power) and for the destruction of the first and chief article concerning the redemption made through
For all his bulls and books are extant, in which he roars like a lion (as the angel
in Rev. 12 depicts him, [crying out] that no Christian can be saved unless he obeys him and is subject
to him in all things that he wishes, that he says, and that he does. All of which amounts to nothing
less than saying: Although you believe in Christ, and have in Him [alone] everything that is necessary
to salvation, yet it is nothing and all in vain unless you regard [have and worship] me as your
god, and be subject and obedient to me. And yet it is manifest that the holy Church has been without
the Pope for at least more than five hundred years, and that even to the present day the churches
of the Greeks and of many other languages neither have been nor are yet under the Pope.
Besides, as often remarked, it is a human figment which is not commanded, and is unnecessary and
useless; for the holy Christian [or catholic] Church can exist very well without such a head, and
it would certainly have remained better [purer, and its career would have been more prosperous]
if such a head had not been raised up by the devil. And the Papacy is also of no use in
the Church, because it exercises no Christian office; and therefore it is necessary for the Church
to continue and to exist without the Pope.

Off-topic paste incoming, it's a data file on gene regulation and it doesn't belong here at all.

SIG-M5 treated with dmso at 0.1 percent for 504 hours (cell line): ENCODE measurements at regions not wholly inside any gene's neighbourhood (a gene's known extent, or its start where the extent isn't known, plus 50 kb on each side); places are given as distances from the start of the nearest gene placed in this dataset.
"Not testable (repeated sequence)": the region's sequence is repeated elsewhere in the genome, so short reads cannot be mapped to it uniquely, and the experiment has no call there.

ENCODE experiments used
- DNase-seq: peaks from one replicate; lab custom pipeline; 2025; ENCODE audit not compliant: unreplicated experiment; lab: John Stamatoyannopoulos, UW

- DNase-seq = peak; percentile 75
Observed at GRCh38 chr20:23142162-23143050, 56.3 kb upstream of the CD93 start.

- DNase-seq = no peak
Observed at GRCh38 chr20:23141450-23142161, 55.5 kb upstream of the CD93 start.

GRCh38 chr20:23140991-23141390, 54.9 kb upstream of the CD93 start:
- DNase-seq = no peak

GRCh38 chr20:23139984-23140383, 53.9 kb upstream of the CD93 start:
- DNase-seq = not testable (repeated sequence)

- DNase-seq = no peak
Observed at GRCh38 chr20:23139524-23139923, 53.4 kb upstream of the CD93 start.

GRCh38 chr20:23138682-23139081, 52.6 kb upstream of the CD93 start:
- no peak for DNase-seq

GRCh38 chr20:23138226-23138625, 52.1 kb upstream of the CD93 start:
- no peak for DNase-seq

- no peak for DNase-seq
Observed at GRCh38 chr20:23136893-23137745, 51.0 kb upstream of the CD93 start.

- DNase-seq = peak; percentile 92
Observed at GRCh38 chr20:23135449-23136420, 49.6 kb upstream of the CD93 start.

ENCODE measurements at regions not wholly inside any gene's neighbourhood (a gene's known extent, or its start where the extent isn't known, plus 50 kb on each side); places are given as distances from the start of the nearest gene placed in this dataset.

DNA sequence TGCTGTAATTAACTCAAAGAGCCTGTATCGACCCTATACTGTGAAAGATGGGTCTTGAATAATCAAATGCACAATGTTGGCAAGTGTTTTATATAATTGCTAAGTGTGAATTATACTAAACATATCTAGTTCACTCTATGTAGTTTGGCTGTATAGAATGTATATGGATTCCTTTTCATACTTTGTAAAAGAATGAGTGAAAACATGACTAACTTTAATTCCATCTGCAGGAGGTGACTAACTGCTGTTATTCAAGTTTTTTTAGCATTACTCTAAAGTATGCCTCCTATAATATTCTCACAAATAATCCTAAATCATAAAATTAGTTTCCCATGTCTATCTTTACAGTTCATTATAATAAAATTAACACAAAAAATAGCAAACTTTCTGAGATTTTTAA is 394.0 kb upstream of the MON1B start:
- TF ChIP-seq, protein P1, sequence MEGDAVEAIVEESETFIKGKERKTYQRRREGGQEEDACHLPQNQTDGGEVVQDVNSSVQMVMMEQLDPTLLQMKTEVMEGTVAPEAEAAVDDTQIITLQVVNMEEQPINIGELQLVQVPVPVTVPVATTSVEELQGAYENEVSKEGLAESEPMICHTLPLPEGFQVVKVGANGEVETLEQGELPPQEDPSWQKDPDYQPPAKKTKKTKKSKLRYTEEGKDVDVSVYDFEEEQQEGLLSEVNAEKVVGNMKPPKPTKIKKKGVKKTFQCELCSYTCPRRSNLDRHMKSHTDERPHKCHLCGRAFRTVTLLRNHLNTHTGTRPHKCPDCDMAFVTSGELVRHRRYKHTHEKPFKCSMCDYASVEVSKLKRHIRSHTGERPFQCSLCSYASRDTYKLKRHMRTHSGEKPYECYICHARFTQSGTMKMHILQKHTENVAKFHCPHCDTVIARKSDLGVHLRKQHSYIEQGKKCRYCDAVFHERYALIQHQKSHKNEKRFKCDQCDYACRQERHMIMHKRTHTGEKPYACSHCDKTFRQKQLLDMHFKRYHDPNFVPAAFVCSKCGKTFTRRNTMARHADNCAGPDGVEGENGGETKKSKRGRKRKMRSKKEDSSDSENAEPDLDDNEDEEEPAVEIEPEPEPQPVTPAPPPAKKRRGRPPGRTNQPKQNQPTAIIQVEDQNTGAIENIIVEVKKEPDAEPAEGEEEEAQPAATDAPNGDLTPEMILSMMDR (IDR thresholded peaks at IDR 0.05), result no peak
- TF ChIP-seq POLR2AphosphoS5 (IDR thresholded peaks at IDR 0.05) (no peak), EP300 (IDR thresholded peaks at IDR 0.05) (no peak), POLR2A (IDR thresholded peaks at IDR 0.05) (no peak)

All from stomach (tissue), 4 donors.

And supposing that the Pope would yield this point, so as not to be supreme by divine
right or from Gods command, but that we must have [there must be elected] a [certain] head, to whom
all the rest adhere [as their support] in order that the [concord and] unity of Christians may be
preserved against sects and heretics, and that such a head were chosen by men, and that it were placed
within the choice and power of men to change or remove this head, just as the Council of Constance
adopted nearly this course with reference to the Popes, deposing three and electing a fourth; supposing,
I say, that the Pope and See at Rome would yield and accept this (which, nevertheless, is impossible;
for thus he would have to suffer his entire realm and estate to be overthrown and destroyed, with
all his rights and books, a thing which, to speak in few words, he cannot do), nevertheless, even
in this way Christianity would not be helped, but many more sects would arise than before.
For since men would have to be subject to this head, not from God's command, but from
their personal good pleasure, it would easily and in a short time be despised, and at last retain
no member; neither would it have to be forever confined to Rome or any other place, but it might be
wherever and in whatever church God would grant a man fit for the [taking upon him such a great]
office. Oh, the complicated and confused state of affairs [perplexity] that would result!
Therefore the Church can never be better governed and preserved than if we all live
under one head, Christ, and all the bishops equal in office (although they be unequal in gifts),
be diligently joined in unity of doctrine, faith, Sacraments, prayer, and works of love, etc., as
St. Jerome writes that the priests at Alexandria together and in common governed the churches, as
did also the apostles, and afterwards all bishops throughout all Christendom, until the Pope raised
his head above all.